On the spot on that streetcorner, I called the telephone number that was in the paper, and talked to Walter Bowart, who had put this out. He invited me over. He had a loft at Second Street and Avenue B. I have to tell you that the city at this time was not only not fun, it was downright dangerous. There were bums in the gutter, metal garbage cans overflowing with crap. People getting mugged. Places in the city you should never go. As I walked over to his place, I passed a policeman openly smoking weed. On another day, sitting at the bar called The Ninth Circle, I watched another policeman walk in, go to the bar, be handed a bag of something, and walk back out. I have to say right here that the city which is now a celebration of everything wonderful, probably owes that fact to the hippie movement and, in particular shortly after that, to Mayor Lindsay, who among other things legalized outdoor cafes.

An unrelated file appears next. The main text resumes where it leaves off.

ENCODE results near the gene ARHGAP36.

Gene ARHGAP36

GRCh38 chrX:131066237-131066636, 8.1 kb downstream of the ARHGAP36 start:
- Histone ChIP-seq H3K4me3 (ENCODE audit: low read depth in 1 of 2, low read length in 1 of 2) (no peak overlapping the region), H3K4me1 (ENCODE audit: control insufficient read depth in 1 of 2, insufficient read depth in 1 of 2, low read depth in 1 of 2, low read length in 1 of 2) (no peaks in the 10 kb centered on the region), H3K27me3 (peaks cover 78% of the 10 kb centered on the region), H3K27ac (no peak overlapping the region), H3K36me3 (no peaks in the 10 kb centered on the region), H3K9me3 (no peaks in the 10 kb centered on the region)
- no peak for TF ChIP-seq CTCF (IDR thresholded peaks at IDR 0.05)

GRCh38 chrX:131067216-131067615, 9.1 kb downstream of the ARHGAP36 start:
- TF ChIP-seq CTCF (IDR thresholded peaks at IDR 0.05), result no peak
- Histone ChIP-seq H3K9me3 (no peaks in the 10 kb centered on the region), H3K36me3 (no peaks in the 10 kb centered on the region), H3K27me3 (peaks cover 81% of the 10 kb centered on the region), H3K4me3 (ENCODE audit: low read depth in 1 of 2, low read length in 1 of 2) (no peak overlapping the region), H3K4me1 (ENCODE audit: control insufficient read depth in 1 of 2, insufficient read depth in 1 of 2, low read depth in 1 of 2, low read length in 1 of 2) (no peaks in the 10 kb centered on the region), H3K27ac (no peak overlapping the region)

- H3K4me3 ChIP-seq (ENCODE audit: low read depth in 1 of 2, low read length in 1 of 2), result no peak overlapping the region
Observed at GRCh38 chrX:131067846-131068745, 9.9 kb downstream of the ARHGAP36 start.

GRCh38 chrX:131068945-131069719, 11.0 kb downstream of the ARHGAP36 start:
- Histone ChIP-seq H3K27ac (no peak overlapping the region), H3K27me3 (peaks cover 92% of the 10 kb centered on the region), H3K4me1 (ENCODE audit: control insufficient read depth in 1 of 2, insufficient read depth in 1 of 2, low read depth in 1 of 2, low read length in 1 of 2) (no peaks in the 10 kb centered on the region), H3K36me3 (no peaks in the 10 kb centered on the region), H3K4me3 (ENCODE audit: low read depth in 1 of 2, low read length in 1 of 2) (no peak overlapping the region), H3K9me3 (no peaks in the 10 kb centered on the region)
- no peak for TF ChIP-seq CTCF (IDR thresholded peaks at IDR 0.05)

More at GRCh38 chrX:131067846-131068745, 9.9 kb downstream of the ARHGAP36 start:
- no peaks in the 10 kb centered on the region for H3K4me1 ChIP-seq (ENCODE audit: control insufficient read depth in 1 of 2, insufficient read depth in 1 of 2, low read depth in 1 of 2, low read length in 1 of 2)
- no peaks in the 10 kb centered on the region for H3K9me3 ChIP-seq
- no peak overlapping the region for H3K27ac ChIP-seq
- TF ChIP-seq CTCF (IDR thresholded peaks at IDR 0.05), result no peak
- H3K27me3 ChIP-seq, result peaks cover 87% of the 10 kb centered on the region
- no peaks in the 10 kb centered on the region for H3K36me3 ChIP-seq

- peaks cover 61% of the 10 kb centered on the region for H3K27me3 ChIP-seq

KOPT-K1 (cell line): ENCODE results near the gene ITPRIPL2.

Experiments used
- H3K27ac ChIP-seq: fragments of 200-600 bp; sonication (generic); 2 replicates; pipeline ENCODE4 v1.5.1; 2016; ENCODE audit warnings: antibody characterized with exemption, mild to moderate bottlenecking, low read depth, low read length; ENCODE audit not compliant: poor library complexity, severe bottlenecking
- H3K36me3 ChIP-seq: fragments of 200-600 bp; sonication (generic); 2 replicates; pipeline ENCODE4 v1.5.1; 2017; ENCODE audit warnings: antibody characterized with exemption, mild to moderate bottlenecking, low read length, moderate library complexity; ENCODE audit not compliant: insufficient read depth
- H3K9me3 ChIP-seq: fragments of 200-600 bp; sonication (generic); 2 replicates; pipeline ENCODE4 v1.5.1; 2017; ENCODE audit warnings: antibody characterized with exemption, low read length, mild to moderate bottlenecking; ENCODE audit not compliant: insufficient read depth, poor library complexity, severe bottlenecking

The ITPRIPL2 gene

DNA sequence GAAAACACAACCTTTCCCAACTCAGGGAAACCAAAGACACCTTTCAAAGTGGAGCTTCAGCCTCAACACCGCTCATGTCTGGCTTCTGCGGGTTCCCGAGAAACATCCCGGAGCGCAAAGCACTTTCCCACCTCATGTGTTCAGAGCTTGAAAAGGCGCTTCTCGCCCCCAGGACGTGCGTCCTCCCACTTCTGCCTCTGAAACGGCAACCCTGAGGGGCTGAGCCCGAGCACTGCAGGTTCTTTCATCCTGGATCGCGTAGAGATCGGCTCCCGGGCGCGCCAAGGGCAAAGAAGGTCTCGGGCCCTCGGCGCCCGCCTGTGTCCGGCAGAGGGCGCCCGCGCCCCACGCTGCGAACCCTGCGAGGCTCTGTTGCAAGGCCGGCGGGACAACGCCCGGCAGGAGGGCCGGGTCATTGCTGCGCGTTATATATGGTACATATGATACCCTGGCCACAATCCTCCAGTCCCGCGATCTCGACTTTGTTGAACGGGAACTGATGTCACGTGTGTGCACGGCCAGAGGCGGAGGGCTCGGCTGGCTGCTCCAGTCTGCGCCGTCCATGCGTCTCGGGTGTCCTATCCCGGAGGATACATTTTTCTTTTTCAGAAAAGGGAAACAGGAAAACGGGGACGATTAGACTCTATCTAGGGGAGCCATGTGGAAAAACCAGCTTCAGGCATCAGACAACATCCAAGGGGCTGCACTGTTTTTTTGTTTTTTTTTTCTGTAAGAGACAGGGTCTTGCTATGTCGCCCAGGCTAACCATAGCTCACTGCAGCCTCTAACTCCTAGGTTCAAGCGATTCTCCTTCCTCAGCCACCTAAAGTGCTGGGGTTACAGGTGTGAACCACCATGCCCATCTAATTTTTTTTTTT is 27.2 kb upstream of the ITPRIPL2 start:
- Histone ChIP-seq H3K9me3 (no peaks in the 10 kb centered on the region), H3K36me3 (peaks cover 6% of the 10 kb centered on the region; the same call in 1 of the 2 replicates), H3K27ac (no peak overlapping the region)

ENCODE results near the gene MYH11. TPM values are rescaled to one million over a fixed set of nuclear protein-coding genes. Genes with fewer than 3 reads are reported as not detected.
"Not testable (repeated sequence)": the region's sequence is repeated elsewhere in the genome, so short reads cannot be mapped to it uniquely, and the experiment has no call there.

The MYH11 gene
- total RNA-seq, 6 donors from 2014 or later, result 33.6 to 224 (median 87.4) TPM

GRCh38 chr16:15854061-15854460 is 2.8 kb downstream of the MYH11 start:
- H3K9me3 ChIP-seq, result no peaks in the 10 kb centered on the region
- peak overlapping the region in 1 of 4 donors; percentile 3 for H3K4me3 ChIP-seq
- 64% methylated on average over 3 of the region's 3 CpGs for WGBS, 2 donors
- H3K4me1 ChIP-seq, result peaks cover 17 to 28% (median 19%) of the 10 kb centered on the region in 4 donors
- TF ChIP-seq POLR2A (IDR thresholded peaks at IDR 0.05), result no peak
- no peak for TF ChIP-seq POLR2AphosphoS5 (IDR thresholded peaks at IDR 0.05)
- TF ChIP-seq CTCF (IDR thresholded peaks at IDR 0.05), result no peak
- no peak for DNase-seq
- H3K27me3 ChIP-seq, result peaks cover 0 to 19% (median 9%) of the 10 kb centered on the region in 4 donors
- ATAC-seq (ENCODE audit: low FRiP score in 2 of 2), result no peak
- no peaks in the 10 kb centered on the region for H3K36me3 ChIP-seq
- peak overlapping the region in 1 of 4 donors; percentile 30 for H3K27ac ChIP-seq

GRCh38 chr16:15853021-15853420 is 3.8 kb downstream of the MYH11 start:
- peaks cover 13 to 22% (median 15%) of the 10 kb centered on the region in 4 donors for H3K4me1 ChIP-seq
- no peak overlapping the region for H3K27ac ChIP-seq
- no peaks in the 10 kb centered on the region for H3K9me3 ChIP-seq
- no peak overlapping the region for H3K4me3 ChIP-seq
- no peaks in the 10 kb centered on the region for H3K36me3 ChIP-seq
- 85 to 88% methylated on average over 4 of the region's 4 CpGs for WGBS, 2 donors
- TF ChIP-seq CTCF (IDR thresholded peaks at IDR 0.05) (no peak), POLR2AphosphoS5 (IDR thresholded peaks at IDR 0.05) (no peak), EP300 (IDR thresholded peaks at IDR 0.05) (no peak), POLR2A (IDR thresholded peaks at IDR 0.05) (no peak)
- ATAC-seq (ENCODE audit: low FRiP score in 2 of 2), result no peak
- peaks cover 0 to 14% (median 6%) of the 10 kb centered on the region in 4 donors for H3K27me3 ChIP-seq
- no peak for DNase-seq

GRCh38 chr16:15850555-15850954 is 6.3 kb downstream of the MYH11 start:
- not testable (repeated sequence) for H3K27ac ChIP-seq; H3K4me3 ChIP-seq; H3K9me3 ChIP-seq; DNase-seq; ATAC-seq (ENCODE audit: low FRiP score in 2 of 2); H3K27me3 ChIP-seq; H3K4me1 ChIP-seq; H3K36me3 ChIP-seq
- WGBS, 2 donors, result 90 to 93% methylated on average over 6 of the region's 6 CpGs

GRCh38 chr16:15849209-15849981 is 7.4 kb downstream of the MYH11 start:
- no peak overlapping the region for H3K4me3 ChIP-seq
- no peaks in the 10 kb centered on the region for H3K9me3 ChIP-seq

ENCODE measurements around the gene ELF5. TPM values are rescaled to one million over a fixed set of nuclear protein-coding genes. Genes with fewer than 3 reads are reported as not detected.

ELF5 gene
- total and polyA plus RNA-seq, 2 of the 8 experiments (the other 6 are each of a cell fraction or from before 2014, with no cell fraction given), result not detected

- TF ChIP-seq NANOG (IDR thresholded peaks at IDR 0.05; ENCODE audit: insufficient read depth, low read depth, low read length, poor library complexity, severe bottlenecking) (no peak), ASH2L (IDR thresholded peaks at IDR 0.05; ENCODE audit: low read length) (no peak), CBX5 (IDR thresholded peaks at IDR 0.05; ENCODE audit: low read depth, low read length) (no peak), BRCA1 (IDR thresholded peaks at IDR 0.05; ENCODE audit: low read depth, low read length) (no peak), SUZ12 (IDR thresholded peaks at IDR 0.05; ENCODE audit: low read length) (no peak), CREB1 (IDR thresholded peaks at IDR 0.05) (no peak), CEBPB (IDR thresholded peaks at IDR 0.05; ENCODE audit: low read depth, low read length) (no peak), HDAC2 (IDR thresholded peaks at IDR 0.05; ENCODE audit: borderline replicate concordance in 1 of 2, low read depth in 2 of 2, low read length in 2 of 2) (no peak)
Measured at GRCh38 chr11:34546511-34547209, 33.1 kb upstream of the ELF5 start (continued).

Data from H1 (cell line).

The result of my meeting with Walter was the formation of a three-way partnership between he and I and a friend of his called Allen Katzman. We all put up $500 and each got three of nine shares of this corporation! YES! This was founded in the same way that a big oil company or media conglomerate gets founded. We issued stock! I put mine in the bottom of the sock drawer of my bedroom dresser in my apartment on West Tenth Street.
And so we were underway. By the next spring, having organized the paper with a distributor, delivered much of it in the Jeep which I brought in from Montauk, hired a salesman on no salary but 15% of sales, went out selling myself on St. Marks Place, and moving the paper first to bi-weekly at the beginning of February, and then weekly, I made this amazing thing happen.
The paper operated out of a storefront office we rented on Avenue A between Ninth and Tenth Street looking out at what at that time were the weeds, garbage and an occasional bum sleeping in the remains of what was apparently once a very nice park, known as Tompkins Square Park.